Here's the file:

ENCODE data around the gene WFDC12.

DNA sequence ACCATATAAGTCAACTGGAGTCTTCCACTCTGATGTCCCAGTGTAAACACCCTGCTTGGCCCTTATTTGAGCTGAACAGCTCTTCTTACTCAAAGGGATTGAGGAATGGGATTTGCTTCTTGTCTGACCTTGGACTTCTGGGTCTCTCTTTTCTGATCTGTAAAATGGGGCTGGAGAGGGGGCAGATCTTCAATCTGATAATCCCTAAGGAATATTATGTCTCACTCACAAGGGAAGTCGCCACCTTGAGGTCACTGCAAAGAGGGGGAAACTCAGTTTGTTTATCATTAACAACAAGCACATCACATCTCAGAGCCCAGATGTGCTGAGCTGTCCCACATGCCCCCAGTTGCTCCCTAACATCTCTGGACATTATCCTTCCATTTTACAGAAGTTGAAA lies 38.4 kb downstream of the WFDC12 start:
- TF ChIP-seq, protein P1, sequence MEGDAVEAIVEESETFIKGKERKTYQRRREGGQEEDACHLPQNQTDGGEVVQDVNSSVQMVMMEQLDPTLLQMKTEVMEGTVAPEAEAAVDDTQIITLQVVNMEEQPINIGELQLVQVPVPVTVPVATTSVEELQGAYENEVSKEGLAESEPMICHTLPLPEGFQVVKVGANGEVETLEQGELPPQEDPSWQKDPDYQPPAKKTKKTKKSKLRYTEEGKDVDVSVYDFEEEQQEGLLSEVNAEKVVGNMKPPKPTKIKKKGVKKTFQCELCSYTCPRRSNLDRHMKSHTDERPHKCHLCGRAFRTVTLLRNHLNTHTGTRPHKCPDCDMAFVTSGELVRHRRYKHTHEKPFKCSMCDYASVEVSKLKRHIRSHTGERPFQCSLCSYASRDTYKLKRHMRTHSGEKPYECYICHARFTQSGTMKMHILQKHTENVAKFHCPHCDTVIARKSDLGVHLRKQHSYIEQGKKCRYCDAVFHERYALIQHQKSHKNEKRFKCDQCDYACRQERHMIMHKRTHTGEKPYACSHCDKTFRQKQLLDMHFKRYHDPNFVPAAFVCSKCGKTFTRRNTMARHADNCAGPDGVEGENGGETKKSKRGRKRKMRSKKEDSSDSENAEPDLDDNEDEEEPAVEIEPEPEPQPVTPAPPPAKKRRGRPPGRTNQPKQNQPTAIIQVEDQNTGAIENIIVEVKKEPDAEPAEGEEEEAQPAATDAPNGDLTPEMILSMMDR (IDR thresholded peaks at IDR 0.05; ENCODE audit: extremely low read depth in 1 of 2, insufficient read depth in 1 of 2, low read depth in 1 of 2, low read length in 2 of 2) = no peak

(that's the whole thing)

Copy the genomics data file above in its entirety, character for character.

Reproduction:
ENCODE data around the gene WFDC12.

DNA sequence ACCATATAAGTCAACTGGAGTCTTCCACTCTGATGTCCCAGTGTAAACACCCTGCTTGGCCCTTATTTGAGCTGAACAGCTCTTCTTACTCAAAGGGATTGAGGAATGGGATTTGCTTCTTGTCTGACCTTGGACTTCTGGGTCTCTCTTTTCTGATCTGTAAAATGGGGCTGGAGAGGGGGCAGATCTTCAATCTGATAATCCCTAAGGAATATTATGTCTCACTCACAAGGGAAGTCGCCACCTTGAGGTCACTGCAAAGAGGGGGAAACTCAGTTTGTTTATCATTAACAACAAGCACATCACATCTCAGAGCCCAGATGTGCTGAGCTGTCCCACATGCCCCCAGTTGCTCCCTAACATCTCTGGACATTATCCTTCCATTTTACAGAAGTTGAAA lies 38.4 kb downstream of the WFDC12 start:
- TF ChIP-seq, protein P1, sequence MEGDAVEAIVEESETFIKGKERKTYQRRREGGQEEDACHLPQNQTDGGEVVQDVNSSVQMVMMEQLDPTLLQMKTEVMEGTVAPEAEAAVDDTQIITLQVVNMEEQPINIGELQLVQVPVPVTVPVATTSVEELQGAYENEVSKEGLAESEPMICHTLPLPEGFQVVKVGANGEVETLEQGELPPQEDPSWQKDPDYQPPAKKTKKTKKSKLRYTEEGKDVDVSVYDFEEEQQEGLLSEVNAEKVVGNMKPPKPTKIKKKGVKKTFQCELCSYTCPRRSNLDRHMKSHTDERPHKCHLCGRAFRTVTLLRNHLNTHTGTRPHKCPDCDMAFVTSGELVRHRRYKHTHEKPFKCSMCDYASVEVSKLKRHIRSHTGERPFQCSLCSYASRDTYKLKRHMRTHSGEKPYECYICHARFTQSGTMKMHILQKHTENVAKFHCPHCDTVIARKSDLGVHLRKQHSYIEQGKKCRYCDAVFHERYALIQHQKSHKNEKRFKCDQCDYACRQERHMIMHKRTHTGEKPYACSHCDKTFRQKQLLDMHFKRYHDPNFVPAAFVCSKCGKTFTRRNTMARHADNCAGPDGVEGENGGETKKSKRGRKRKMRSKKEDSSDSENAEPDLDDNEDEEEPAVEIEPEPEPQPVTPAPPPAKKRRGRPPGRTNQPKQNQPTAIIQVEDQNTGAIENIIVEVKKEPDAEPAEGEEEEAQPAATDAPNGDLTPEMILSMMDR (IDR thresholded peaks at IDR 0.05; ENCODE audit: extremely low read depth in 1 of 2, insufficient read depth in 1 of 2, low read depth in 1 of 2, low read length in 2 of 2) = no peak